Sueihn Lee moved to Kensington through The Simple Way’s Residency program over four years ago. Today she is sharing her reflection on community.
As an idealist/perfectionist, I’m vulnerable to the threat of disappointment overshadowing me with cynicism and despair. Since I started working full-time at a nearby health center 3 years ago, it’s been challenging to manage my time well. Sometimes I feel like I don’t do enough. I’m disappointed when I fall short of my ideal image of myself – an idol that I seek after instead of the person of Jesus at times.
Similarly, I had an ideal image of what intentional community should be like. But even amidst the glimpses of joy, disappointment has peppered the 4+ years of flux and change that I have lived through in this neighborhood. People have come and gone. Rhythms, structures and activities have formed and dissipated. Relationships and dynamics have reflected our brokenness. The pressure of others’ and my own expectations have weighed heavily.
In Life Together, Dietrich Bonhoeffer warns, “He who loves his dream of a community more than the Christian community itself becomes a destroyer of the latter, even though his personal intentions may be ever so honest and earnest and sacrificial. When this idol falls apart, “he becomes, first an accuser of his brethren, then an accuser of God, and finally the despairing accuser of himself.”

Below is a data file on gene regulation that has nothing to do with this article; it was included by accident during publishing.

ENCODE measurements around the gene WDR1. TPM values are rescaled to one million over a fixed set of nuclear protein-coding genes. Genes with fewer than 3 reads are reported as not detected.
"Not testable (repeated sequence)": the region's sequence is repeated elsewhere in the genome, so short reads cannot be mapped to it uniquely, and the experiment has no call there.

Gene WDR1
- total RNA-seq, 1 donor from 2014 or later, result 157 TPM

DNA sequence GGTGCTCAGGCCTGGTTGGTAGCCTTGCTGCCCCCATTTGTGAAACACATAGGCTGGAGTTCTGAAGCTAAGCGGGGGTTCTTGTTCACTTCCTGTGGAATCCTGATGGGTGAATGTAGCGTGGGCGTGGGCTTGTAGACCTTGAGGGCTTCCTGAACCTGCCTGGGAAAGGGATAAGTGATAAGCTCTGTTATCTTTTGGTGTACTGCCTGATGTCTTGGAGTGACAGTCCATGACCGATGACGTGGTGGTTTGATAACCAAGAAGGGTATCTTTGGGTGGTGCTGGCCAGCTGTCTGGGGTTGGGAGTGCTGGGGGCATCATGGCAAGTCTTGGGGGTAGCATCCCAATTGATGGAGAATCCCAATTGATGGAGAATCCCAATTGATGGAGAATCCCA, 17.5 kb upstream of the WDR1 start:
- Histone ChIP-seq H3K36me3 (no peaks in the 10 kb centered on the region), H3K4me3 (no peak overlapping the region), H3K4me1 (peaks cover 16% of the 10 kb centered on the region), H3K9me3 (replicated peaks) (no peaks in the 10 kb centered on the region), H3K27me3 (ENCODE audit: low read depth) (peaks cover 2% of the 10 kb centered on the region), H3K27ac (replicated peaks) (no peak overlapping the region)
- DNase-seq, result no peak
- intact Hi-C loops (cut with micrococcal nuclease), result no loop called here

Not to say that we can’t be intentional about living out our values, or that we shouldn’t engage in self-critique to find ways to do things better. But I’ve learned that acceptance and surrender to God are necessary first steps toward transformation. Acceptance is not passively remaining as you are, with a shrug of the shoulders. It is a compassionate awareness that clearly beholds the sometimes ugly truth, so that you can be open to the presence of God in the midst of it. Surrendering to this presence heals us and invites us to a new way of being and living, to join in what God is already doing.
Ultimately, as David Janzen writes in the The Intentional Community Handbook, “Community pioneers do not build community; they do not even plant the seeds of community; but they are called to nurture a garden that God has planted in the unique persons and context of shared life.” When I look at how God is moving in our neighborhood in this season, I feel hopeful about the sense of stability and rootedness sustained by the committed households who have lived here for several years. We recently met together to plan neighborhood events, explore what gives us life, and to dream. I realized that just being together is such a gift. As we share life and cultivate our relationships, I believe that beautiful things will grow out of it, and already are – at their own pace, but beyond what I can imagine.
With Easter season still resounding in my heart, I’m encouraged by Janzen’s conclusion: “The good news is that communities, like people, need not complete a life cycle and die but that God is active to prune and restore so that we can be born again and again.”